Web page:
Information, Short and Sweet
By Marydee Ojala Editor
It might sound strange, but in these days of supersized
drinks, jumbo fries, and mega blockbuster movies, when
Internet search engines vie with each other to expand
the number of Web pages crawledor at least brag
about the number of Web pages crawledthe real
trend in information is heading towards being short.
For information professionals, small is beautiful.
Do I mean we want to have fewer sources, applaud
disappearing data, or restrict our research to a tiny
number of bibliographic and full-text databases? Of
course not. I'm thinking more in terms of information
delivery. As our lives become more rushed, we seem
to suffer from collective adult attention deficit disorder.
Information professionals are increasingly being asked
to deliver executive summaries, a few bullet points
for PowerPoint slides, and research snapshots. No one
seems to want to read hundreds of pages of research.
Counterbalancing the "large" of popular culture are
the "small" of instant analysis, 90-second sound bites,
and in-depth reports that last all of 2 minutes. Should
information professionals worry about research being
reduced to the bare-bones minimum? Does this concentration
on the small mean that we can do less research? Paradoxically,
the opposite is true. It takes a great deal of research
and analysis time to pluck out the essence of what
we've found so that we can condense it into the desired
delivery format. As we speed through searching, fingers
flying, we know that our real value lies in deciphering
what we retrieve, not in the retrieval process itself.
Let's ensure our organizations know that as well.
The online world is expanding rapidly, with new sources,
formats, and types of information. Information overload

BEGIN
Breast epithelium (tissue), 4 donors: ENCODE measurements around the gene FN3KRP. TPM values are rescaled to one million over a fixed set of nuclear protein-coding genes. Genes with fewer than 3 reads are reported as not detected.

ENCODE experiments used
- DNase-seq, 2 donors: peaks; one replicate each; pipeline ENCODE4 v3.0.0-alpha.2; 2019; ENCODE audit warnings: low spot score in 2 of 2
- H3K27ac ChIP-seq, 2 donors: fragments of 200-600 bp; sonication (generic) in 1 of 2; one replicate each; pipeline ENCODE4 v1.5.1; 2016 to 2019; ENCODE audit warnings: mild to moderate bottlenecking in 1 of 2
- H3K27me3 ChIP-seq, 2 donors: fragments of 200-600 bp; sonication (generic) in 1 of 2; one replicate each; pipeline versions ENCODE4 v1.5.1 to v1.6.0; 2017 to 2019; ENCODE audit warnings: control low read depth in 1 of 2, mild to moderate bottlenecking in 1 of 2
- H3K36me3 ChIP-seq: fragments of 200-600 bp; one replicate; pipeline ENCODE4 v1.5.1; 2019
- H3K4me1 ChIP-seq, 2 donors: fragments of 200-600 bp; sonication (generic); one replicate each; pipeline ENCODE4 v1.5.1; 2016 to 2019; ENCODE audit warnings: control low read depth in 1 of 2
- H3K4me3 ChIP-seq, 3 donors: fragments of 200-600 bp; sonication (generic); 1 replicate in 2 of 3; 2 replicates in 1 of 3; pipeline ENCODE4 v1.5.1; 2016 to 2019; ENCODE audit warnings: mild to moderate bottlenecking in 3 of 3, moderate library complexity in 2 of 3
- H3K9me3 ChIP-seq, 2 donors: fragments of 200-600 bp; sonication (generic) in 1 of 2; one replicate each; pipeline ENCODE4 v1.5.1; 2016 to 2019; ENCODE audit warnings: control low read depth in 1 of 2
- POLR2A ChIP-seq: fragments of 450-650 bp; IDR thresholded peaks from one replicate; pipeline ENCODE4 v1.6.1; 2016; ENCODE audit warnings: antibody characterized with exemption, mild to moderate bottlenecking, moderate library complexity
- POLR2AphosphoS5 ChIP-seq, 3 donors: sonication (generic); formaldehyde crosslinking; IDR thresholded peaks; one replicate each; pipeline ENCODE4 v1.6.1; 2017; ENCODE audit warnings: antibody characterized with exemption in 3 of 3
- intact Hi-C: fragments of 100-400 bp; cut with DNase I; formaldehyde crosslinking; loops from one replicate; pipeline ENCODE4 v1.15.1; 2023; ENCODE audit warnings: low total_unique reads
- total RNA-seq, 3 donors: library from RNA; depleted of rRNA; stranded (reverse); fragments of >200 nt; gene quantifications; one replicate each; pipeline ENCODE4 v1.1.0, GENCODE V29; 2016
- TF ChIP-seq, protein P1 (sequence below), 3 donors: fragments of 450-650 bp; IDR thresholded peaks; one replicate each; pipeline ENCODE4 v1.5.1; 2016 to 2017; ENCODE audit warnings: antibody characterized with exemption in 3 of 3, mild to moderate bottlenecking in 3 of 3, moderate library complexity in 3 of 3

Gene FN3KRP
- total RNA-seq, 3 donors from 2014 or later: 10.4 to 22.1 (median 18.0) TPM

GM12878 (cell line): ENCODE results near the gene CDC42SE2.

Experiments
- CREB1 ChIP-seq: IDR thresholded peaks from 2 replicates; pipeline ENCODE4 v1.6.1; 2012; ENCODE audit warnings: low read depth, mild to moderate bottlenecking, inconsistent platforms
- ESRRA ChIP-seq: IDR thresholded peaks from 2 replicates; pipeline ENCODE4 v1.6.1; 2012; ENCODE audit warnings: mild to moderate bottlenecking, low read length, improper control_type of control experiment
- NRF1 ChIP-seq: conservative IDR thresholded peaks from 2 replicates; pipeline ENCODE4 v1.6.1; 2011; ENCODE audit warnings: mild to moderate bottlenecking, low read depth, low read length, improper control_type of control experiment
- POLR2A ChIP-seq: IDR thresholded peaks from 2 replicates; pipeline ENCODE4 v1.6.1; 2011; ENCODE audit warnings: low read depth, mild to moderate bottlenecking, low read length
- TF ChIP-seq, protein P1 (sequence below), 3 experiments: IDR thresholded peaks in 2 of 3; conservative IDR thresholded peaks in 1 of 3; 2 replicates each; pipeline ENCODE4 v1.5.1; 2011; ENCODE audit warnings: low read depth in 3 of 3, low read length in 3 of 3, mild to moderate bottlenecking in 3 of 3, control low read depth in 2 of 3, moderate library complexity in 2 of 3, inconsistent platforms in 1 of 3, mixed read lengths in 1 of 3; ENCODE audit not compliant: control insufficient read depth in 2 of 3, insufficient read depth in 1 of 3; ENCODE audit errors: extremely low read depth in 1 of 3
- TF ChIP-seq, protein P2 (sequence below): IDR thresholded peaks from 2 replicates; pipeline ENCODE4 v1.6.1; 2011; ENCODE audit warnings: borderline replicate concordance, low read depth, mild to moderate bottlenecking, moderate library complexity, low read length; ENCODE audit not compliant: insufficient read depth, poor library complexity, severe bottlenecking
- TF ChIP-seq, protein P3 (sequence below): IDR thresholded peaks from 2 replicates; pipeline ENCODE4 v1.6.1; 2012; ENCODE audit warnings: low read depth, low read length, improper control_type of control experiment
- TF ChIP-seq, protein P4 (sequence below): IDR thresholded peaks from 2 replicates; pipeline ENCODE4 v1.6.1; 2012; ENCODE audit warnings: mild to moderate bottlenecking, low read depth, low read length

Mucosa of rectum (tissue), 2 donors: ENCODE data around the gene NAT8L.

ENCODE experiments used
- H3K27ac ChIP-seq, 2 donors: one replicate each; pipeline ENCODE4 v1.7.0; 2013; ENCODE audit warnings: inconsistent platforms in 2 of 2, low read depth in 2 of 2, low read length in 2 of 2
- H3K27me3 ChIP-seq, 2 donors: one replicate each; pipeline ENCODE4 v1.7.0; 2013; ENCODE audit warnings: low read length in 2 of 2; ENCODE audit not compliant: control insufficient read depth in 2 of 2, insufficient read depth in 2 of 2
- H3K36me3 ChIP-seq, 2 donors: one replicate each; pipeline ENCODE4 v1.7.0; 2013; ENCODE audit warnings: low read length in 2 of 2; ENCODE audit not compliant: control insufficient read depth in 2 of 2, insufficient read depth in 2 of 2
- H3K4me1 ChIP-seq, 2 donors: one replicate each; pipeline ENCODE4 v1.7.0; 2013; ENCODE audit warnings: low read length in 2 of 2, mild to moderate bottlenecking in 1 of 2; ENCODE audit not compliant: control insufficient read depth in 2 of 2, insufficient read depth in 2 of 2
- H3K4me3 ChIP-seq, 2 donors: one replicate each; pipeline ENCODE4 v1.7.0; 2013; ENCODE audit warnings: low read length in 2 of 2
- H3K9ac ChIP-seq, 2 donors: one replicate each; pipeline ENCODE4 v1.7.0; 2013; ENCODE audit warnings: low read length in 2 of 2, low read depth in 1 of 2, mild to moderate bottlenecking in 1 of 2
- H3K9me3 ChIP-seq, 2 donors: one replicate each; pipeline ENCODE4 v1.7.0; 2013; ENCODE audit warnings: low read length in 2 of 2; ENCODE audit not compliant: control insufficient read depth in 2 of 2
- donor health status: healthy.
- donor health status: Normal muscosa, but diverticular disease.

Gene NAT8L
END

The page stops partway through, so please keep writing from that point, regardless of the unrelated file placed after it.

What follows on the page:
(data glut) means it takes longer to produce less.
With more research possibilities opening up, processing
and distilling what really matters from the mass of
information found requires more time. This also adds
more accountability to the research function. If we
are the analysts, the filter through which others view
the world, we have the duty to fully understand the
ramifications of our research findings. Depending upon
the topic and the situation, that's an awesome responsibility.
When we are rushed to deliver short and sweet responses,
we may lose our ability to cogitate and reflect. If
our clients don't have time for reflection, are they
willing to give us the time? Or are they simply looking
for the data that will support the decision they've
already made? Selecting facts that fit the case and
ignoring those that don't? Making decisions on inadequate
Short and sweet is finein some cases. There
is joy in extracting relevancy from wretched excess.
It's also important, however, to understand real-world
complexities and how these affect the intent of the
research project. Though small may be beautiful and
short may be sweet, both can also be deceptive, if
adversely affecting the decision-making process. Along
with our small deliverables, we need to inform clients
of the extensive amount of information underlying what
we delivery. We need to be rewarded for saving people
time. We should demand recognition for our expertise
in shrinking raw data to usable knowledge.
Ojala [email@example.com] is
the editor of ONLINE. Comments? E-mail letters
to the editor to firstname.lastname@example.org.